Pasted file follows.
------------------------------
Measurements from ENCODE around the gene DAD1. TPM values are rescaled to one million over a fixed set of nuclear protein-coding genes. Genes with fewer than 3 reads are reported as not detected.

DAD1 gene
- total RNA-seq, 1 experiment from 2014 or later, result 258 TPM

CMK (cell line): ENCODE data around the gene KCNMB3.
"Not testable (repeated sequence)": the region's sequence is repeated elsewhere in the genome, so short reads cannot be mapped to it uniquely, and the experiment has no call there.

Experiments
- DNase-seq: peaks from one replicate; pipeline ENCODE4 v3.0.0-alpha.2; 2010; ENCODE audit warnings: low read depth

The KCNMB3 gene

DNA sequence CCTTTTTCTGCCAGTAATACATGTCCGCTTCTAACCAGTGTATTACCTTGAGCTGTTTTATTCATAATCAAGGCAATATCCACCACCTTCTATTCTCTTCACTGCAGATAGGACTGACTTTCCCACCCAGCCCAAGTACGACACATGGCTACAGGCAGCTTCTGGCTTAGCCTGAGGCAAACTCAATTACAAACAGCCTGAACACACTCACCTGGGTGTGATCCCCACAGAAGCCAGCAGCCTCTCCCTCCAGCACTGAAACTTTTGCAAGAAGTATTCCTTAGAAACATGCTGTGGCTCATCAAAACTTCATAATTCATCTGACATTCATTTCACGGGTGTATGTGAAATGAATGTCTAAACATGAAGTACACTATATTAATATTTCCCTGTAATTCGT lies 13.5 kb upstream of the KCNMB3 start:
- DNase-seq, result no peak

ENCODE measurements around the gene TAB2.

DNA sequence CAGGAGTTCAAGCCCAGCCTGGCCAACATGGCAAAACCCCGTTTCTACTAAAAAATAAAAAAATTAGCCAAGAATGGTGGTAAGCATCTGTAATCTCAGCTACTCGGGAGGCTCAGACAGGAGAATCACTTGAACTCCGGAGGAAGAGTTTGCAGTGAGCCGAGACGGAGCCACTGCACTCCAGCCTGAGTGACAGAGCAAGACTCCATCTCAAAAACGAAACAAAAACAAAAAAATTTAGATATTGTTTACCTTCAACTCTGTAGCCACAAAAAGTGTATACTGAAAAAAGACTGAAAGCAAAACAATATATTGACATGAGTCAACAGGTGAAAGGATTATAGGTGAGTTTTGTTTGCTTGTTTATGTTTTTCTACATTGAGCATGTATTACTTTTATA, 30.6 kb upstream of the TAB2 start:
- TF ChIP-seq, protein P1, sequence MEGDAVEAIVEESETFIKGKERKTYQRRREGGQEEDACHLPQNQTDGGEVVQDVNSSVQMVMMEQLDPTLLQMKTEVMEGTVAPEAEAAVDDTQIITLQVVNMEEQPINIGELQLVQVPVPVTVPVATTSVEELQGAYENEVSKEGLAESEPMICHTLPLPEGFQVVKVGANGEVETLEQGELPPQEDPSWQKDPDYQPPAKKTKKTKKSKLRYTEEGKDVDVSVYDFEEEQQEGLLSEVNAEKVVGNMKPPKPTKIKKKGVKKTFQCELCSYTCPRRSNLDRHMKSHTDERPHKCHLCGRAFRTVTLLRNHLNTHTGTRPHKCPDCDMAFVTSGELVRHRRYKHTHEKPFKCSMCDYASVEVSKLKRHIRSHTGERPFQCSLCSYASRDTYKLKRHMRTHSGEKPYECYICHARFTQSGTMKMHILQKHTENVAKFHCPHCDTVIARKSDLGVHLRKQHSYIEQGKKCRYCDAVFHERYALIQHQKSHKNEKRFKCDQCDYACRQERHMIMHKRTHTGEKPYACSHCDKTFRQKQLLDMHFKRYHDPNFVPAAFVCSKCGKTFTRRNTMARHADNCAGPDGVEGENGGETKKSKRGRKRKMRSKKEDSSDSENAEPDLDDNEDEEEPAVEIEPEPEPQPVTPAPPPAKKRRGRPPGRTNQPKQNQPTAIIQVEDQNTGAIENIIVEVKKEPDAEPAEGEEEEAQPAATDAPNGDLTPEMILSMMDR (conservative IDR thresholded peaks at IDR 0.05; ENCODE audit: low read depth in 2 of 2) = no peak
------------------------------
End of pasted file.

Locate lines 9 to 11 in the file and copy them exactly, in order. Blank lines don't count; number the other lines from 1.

DNA sequence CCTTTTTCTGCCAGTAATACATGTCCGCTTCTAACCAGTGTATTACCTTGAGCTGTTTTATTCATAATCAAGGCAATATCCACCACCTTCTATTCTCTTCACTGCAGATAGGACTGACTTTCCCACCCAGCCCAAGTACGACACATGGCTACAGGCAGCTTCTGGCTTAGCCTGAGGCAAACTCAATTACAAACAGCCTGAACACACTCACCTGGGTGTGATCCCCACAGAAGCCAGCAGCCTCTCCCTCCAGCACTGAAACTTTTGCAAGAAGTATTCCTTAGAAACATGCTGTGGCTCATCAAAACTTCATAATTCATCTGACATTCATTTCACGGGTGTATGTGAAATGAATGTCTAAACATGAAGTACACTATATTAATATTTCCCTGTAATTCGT lies 13.5 kb upstream of the KCNMB3 start:
- DNase-seq, result no peak

ENCODE measurements around the gene TAB2.